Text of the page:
4 WINTER WHEAT ..................................................................................................................................... 19

4.1 Average Winter Wheat Quality ......................................................................................................... 19

4.2 Average Winter Wheat Quality By Region In 2012 ........................................................................... 20

4.3 Average Winter Wheat Quality By Variety In 2012 ........................................................................... 20

5 OATS ....................................................................................................................................................... 21

5.1 Average Oat Quality ......................................................................................................................... 21

5.2 Average Oat Quality By Region 2012 ............................................................................................... 22

5.3 Average Oat Quality By Variety In 2012 ........................................................................................... 23

6 FEED BARLEY ........................................................................................................................................ 25

6.1 Average Quality Of Feed Barley ....................................................................................................... 25

6.2 Six-Rowed And Two-Rowed Feed Barley ......................................................................................... 26

6.3 Average Quality Of Feed Barley By Region In 2012 ......................................................................... 27

6.4 Average Quality Of Feed Barley By Variety In 2012 ......................................................................... 28

7 MALTING BARLEY ................................................................................................................................. 30

7.1 Average Quality Of Malting Barley .................................................................................................... 30

7.2 Average Quality Of Malting Barley By Region In 2012 ..................................................................... 31

7.3 Mallasohran Keskilaatu Lajikkeittain 2012 ........................................................................................ 32

8 AVERAGE QUALITY OF THE ORGANICALLY CULTIVATED GRAIN HARVEST ............................... 34

8.1 Organic Oats .................................................................................................................................... 34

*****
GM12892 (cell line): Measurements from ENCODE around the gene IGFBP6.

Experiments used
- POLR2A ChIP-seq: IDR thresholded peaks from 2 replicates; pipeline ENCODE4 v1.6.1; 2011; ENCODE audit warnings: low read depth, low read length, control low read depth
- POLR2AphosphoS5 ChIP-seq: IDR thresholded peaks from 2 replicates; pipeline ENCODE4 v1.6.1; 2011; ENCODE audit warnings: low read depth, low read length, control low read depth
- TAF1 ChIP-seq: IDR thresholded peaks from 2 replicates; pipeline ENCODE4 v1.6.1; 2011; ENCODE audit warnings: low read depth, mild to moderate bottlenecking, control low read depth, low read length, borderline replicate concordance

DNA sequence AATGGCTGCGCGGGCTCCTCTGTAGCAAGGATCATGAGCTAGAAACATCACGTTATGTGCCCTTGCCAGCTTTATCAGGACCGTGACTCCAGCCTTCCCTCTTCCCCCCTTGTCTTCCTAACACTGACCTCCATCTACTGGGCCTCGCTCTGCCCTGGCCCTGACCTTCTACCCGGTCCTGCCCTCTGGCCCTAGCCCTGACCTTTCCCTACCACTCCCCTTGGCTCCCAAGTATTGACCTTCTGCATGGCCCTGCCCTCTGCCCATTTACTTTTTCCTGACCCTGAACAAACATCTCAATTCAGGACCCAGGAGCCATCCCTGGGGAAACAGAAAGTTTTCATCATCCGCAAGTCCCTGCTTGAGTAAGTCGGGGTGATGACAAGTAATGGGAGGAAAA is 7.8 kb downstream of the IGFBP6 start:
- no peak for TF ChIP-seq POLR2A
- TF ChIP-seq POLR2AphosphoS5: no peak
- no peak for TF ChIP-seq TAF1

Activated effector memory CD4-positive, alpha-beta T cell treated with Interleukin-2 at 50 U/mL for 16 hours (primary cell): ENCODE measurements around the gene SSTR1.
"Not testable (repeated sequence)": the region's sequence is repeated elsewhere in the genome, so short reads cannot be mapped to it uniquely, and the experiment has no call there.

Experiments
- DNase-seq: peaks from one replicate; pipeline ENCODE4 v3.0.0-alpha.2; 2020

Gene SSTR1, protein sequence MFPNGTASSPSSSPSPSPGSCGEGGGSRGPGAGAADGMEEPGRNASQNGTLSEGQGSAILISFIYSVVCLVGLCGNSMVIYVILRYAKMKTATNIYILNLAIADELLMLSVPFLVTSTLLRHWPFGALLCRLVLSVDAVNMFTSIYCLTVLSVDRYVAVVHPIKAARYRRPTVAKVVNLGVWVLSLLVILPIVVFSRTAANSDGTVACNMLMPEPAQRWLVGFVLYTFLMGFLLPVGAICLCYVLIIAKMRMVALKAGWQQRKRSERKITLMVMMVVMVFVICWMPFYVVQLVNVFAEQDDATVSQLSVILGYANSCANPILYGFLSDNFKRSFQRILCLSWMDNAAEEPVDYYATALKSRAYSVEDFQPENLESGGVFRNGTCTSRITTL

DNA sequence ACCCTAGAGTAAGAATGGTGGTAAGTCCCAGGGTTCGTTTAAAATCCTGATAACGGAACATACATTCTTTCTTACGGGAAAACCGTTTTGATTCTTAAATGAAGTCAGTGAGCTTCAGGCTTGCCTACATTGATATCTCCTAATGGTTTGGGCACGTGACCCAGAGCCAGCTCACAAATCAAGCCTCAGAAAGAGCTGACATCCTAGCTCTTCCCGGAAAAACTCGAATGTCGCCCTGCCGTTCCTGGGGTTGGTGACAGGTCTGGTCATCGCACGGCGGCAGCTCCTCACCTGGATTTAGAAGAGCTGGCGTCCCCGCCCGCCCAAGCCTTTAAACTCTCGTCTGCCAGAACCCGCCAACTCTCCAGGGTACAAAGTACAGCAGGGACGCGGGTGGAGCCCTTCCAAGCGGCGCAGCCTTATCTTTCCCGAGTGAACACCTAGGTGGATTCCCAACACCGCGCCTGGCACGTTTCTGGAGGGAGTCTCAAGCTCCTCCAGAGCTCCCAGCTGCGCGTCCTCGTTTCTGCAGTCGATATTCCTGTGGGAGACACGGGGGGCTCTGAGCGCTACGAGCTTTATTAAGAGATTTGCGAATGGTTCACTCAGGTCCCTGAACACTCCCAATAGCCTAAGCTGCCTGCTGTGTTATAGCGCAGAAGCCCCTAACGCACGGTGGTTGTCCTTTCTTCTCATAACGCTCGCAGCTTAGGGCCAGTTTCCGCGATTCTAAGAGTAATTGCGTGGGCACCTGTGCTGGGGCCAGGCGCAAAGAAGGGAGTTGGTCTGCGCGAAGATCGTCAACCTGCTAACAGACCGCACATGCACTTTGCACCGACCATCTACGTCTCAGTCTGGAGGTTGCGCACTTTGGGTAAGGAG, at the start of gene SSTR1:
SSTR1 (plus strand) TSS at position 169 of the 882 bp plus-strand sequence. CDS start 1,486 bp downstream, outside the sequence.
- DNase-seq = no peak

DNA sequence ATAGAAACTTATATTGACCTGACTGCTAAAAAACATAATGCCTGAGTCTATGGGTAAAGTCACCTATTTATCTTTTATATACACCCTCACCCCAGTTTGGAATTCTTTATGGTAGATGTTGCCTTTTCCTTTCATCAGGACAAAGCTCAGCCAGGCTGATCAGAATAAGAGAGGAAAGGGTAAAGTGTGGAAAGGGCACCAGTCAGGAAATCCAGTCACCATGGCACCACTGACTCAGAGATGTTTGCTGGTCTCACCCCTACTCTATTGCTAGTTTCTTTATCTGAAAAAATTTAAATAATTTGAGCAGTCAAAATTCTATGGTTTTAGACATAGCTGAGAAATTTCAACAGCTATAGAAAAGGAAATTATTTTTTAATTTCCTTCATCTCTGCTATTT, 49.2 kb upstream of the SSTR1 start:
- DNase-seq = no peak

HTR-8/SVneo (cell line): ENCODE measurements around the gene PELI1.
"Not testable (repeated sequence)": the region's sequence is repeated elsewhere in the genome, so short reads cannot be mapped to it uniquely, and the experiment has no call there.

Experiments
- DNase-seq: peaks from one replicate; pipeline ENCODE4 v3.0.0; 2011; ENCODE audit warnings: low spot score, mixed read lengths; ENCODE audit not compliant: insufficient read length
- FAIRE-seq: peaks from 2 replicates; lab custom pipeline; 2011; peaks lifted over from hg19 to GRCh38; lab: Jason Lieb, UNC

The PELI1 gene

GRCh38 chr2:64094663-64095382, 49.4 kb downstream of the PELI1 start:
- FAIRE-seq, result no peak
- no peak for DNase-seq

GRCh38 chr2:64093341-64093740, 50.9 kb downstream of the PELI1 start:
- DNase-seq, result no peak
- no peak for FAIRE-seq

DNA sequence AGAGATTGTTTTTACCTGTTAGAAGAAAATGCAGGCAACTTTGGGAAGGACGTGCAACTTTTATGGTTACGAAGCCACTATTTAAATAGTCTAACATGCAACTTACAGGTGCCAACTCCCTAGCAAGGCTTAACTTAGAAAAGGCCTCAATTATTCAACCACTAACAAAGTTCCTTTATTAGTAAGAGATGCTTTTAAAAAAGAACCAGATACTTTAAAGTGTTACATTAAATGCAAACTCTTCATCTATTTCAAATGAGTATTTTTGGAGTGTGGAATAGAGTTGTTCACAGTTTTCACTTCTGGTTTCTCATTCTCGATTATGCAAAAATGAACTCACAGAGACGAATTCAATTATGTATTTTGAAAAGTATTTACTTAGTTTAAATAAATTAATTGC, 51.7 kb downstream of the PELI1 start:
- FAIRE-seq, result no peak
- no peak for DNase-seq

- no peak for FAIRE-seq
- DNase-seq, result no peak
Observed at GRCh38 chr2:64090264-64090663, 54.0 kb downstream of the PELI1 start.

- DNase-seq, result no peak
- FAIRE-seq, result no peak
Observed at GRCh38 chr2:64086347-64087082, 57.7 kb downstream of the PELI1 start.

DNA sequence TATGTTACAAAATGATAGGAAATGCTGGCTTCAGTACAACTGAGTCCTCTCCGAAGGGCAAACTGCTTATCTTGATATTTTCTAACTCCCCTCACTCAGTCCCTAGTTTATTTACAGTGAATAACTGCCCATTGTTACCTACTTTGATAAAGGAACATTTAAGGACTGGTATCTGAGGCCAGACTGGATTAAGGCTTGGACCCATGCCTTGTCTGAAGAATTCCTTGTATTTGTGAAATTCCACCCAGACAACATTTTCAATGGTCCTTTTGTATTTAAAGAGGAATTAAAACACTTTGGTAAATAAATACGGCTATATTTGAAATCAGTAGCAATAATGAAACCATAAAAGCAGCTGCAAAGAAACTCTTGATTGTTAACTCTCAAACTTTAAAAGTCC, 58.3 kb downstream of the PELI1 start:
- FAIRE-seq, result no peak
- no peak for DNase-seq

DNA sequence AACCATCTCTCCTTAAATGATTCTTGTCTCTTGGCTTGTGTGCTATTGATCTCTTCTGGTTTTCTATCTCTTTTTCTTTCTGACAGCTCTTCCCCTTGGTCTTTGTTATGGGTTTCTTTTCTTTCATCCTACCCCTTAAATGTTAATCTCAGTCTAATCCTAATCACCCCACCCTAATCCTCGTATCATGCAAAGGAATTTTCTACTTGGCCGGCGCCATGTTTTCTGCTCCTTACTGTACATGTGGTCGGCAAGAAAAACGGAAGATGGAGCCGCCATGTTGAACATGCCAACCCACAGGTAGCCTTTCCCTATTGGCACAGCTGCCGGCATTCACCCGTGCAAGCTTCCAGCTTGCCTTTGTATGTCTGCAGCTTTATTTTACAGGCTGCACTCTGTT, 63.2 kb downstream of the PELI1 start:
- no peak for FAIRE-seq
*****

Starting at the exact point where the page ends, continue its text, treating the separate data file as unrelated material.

8.2 Organic Wheat .................................................................................................................................. 37

8.3 Organic Barley .................................................................................................................................. 39

8.4 Organic Rye ...................................................................................................................................... 40

9 MATERIAL .............................................................................................................................................. 41

9.1 Sampling And Response Rate .......................................................................................................... 41

9.1.1 The Quality Monitoring Of The Grain Harvest ........................................................................... 41

9.1.2 Quality Monitoring Of The Organic Grain Harvest ..................................................................... 41

9.2 Grain Samples And Form For Background Information .................................................................... 41

9.5 Analyses ........................................................................................................................................... 42


1 INTRODUCTION

1.1 Special characteristics of the growing period of 2012

Finnish Grain Quality in 2012

The growing period of 2012 was much wetter than previous years. The spring sowing

was delayed due to the moisture; in places it was up to 2-3 weeks later than normal.

According to the reports the most common sowing date was May the 22 nd . The earliest

sowing date on the farms that took part in the quality monitoring was 1.5.2012 and the

latest 20.6.2012.

The cool summer and the ample rains did not help in catching up with the delayed

sowing. During all of autumn there were no long harvesting periods with dry weather.

The harvesting continued late into the autumn and some of the areas were left

unharvested due to the difficult circumstances. On the forms for the background

information of the grain harvest, in addition to the exact measurements of the monthly

rainfalls or when these were missing, there were very descriptive descriptions of the

record high monthly rainfalls: “May sufficient, June a lot, July more than we needed,

August too much, September way too much”.

According to estimates, over 90 per cent of the grain harvest was harvested during the

short spells of dry weather. The most often reported harvesting date was September

the 10 th . The earliest reported harvest for the quality monitoring was in week 32, in

early August, and the latest in week 44, right at the end of October.

The moisture content at harvest varied in the spring grains between 15 and 40.0 per

cent. The average moisture content at harvest was 23 per cent (the median was 22 per

cent).

1.2 The quality of the grain harvest 2012

The harvested grain was of good quality despite the weather conditions that marked

the growing season. Over half of the grain harvest fulfilled the criteria for bread grain

based on hectolitre weight, falling number and protein content. The falling number of

the bread grains did not fall as much as had been feared due to the late harvest. The